What kind of image does that conjure up in your mind? In Minnesota and probably in states across the nation, the images vary widely.
If you call a metropolitan area home or are largely confined and content in suburbia, it might be that you simply say, "Huh?" when talk of county fairs comes up. Or maybe, if you call a big city home, images of smelly animal barns, toothless "carnie" workers, lame rides, and food that puts your cholesterol level through the roof pop into your head.

What kind of image does that conjure up in your mind? In Minnesota and probably in states across the nation, the images vary widely.
If you call a metropolitan area home or are largely confined and content in suburbia, it might be that you simply say, "Huh?" when talk of county fairs comes up. Or maybe, if you call a big city home, images of smelly animal barns, toothless "carnie" workers, lame rides, and food that puts your cholesterol level through the roof pop into your head.
But in rural Minnesota, for many of the very same reasons that metro-area folks might think a county fair, in the most positive sense, is an event that is simply not considered, and, in the worst sense, is something to be reviled, county fairs are embraced, they're held near and dear to the hearts of many. A summer without a county fair? Why, that just wouldn't be summer! We love to check out the animals in those smelly barns and see if any 4-H kids we know have taken home any significant hardware. We love to banter with the carnival workers who are trying to get us to invest our hard-earned money in games of chance in which we have little chance to win much of anything beyond a stuffed animal that practically fits in the palm of our hand. Many of the rides might indeed be lame, but there are still plenty on hand to make us more than a bit queasy, assuming we dare ride them. And the food? Who wants to eat a healthy salad at a county fair?
It's fairly easy to find county fairs in Minnesota that have existed for more than a century, in some cases well over a century. Certainly they've changed drastically through the generations, and some are probably quite a bit smaller or scaled-back than they once were. But don't for a second think that these slices of Americana are on their way out. Sure, there's the isolated case where over-worked fair organizers have finally thrown in the towel, but a quick scan of the Minnesota Association of County Fairs website (mfcf.com) shows that county fairs continue to be a major economic force, not to mention a great source of summertime entertainment.
Last anyone checked, Minnesota was home to 87 counties, and yet the MCFC lists "95 county fairs and going strong" in Minnesota. So something must be going right.
Even with several county fairs in Minnesota not listing their attendance figures for 2011, approximately 2.5 million people attended county fairs in Minnesota last year. You don't have to be a math wizard to know that amounts to approximately 1 out of every 2 Minnesota residents attending a county fair in 2011. (Sure, some of the more devoted fair-goers probably attended many county fairs, but why nit-pick?)
So there are the carnival rides, there's the food, maybe a beer garden, too, there are the grandstand events that charge admission and the smaller-scale, often more quirky events that are free of charge, and there are those smelly animal barns.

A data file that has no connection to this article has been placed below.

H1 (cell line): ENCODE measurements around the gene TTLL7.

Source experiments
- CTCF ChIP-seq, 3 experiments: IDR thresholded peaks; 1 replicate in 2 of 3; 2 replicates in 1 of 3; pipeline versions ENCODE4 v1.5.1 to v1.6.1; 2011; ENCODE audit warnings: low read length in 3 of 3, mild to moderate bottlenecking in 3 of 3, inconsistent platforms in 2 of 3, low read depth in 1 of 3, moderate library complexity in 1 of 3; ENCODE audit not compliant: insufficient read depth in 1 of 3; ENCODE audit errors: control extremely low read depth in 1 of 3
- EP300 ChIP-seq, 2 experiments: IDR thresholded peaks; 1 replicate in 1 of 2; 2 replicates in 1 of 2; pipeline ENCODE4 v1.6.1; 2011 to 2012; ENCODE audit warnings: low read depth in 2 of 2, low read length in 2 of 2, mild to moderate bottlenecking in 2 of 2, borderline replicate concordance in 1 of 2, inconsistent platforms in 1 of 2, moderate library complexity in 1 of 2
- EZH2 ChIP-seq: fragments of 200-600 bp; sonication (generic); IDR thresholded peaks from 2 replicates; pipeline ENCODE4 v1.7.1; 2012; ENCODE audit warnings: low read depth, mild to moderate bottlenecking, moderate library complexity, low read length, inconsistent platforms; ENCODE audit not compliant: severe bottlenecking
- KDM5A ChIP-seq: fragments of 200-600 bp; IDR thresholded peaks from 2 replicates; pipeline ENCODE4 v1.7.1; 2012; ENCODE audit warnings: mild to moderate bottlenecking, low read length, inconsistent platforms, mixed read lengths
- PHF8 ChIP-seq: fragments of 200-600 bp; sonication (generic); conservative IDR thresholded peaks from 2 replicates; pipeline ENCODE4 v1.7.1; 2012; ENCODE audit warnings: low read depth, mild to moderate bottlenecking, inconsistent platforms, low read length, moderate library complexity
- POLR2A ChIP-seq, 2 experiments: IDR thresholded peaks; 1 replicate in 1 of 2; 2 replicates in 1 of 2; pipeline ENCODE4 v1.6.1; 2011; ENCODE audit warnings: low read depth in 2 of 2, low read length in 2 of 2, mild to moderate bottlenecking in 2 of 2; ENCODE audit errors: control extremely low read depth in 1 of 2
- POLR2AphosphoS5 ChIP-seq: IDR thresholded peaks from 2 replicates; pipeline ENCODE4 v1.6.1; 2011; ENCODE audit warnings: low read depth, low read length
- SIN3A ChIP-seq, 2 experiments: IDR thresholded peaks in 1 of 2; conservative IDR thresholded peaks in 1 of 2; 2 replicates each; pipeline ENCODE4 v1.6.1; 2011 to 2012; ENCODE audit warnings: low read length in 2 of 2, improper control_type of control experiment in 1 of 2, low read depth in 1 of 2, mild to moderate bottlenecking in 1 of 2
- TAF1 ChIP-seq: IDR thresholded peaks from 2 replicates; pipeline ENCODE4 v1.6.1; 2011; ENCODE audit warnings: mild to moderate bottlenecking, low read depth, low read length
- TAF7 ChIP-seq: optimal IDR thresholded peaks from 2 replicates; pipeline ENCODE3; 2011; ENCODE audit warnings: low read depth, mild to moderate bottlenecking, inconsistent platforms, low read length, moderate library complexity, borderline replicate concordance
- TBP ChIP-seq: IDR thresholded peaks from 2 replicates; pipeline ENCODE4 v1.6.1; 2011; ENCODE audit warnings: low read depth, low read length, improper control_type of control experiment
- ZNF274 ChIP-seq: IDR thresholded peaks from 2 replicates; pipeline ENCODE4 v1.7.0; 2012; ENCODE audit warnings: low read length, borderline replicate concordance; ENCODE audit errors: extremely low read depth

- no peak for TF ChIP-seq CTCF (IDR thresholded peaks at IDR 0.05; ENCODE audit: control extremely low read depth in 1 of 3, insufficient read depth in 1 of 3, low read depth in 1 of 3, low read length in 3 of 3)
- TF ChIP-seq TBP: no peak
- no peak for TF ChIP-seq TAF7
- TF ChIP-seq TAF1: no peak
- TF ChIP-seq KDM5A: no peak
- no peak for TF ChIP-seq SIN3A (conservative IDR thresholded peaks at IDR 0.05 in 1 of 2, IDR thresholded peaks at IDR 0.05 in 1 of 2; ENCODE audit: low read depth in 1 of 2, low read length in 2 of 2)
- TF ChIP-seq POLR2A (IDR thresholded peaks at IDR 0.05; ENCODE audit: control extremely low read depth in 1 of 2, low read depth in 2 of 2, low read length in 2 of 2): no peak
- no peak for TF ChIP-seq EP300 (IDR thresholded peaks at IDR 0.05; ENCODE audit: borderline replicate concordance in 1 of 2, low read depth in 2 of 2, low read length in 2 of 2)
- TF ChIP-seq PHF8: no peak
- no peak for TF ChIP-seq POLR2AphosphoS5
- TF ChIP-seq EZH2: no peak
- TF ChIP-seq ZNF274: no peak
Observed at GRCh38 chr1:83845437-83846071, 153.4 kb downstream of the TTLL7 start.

Talk to anyone about how Minnesota's county fairs are doing these days, and what the future might hold, there seems to be an underlying concern about 4-H programs in the state. The question seems to be, are there still enough kids engaged enough to be in 4-H, and are they going to keep taking care of these animals, or doing these other projects that they enter in all these fairs?
The answer appears to be a "fairly" resounding yes.
"County and state fairs not only make great memories, they help 4-H youth grow into successful adults," said Dorothy McGargo Freeman, state 4-H leader. It's not about just entering prized animals or various projects in fairs, either, she added, 4-H kids play a critical role at many county fairs, leading tours, conducting workshops and doing hands-on demonstrations.
The Legacy Amendment's Arts and Cultural Heritage Fund, passed by Minnesota voters as an amendment to the state constitution in 2008, is even being invested in county fairs. While there was some debate over whether or not voters had county fairs in mind for state taxpayer money investment when they voted yes, in 2011 each county fair was allocated around $7,800. That money was distributed equally to each fair to "enhance arts access and education and to preserve and promote Minnesota's history and cultural heritage," according to a Minnesota Public Radio story. The other half of the $2.8 million Legacy Fund investment has been appropriated to a competitive grant program for county fairs that can be used to upgrade facilities or boost programming.
So how's your county fair doing, and what might the future hold? Minnesota newspapers owned by GateHouse Media, in Crookston, Granite Falls, Redwood Falls, Montevideo, Sleepy Eye, St. James and Cottonwood, and Devils Lake Journal in North Dakota, are asking just that, and what accompanies this story are some answers.

Yellow Medicine Co.
It was at best a mix up and at worst a blatant stiff, but either way the result was the same as the Yellow Medicine County Fair was robbed of its carnival this year.